Oregon Department of Transportation, Motor Carrier Transportation Division

Rule Rule 740-050-0820
Collection of Transportation Charges — Extension of Credit


The provisions of this rule shall apply to carriers for hire in the transportation of household goods and other for-hire carriers of property that elected to be subject to this rule by filing a written election to that effect with the Department.


Except as provided in this rule and OAR 740-060-0040 (Estimates of Charges)(3), no for-hire carrier shall deliver or relinquish possession of any freight until all lawful transportation charges thereon have been paid.


This rule does not prevent extension of credit for such transportation charges provided:


An arrangement has been made providing for payment within 7 days (excluding Sundays and legal holidays) following delivery;


Such 7-day period shall commence at 12 a.m. of the day following delivery whenever the freight bill is presented at or before delivery of the freight;


Such 7-day period shall commence at 12 a.m. of the day following presentation of the freight bill if presented after delivery of freight; and


The freight bill must in any case be presented within 7 days after delivery of the freight.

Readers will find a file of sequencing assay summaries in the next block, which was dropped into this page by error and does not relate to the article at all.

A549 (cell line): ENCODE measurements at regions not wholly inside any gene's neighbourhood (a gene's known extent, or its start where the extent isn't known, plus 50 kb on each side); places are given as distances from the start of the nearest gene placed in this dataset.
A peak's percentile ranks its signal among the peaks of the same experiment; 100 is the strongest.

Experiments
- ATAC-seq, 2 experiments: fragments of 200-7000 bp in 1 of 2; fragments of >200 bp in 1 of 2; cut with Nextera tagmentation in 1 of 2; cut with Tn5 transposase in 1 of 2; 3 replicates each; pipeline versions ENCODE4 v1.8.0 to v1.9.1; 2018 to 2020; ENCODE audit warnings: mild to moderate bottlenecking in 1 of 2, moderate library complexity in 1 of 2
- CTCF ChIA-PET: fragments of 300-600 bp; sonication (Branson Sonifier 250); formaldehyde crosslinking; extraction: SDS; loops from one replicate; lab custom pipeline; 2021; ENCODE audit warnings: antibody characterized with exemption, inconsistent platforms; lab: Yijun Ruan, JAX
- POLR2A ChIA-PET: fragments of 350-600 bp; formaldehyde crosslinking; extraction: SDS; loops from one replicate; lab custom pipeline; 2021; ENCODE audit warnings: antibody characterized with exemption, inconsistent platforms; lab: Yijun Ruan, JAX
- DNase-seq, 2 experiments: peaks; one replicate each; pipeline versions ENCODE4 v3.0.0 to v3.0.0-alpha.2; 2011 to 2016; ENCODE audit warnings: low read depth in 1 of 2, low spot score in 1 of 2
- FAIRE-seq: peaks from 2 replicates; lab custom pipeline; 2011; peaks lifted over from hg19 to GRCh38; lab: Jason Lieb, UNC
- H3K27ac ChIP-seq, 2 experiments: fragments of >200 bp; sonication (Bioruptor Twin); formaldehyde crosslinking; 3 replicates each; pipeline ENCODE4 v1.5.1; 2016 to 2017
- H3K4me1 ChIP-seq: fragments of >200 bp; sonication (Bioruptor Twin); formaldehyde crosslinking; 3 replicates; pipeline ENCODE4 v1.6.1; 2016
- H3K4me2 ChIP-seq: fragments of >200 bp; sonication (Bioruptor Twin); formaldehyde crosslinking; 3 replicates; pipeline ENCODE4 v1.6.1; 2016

A motor carrier may extend credit in excess of the time period provided in section (3) of this rule to the United States, the State of Oregon, any county, city, town or municipality in this state or any department of any of them.


All charges incident to transportation must be paid in lawful money of the United States. This rule shall not be construed to prohibit the payment by valid checks, drafts, credit cards or money orders which are convertible into cash on demand in the ordinary course of business.


Under no condition may payment and any charges incident to transportation of household goods be made by credit memorandum, personal service, merchandise or the exchange of goods or services. The offsetting or balancing of amounts receivable against accounts payable by means of accounting entries is prohibited.

Last accessed
Jun. 8, 2021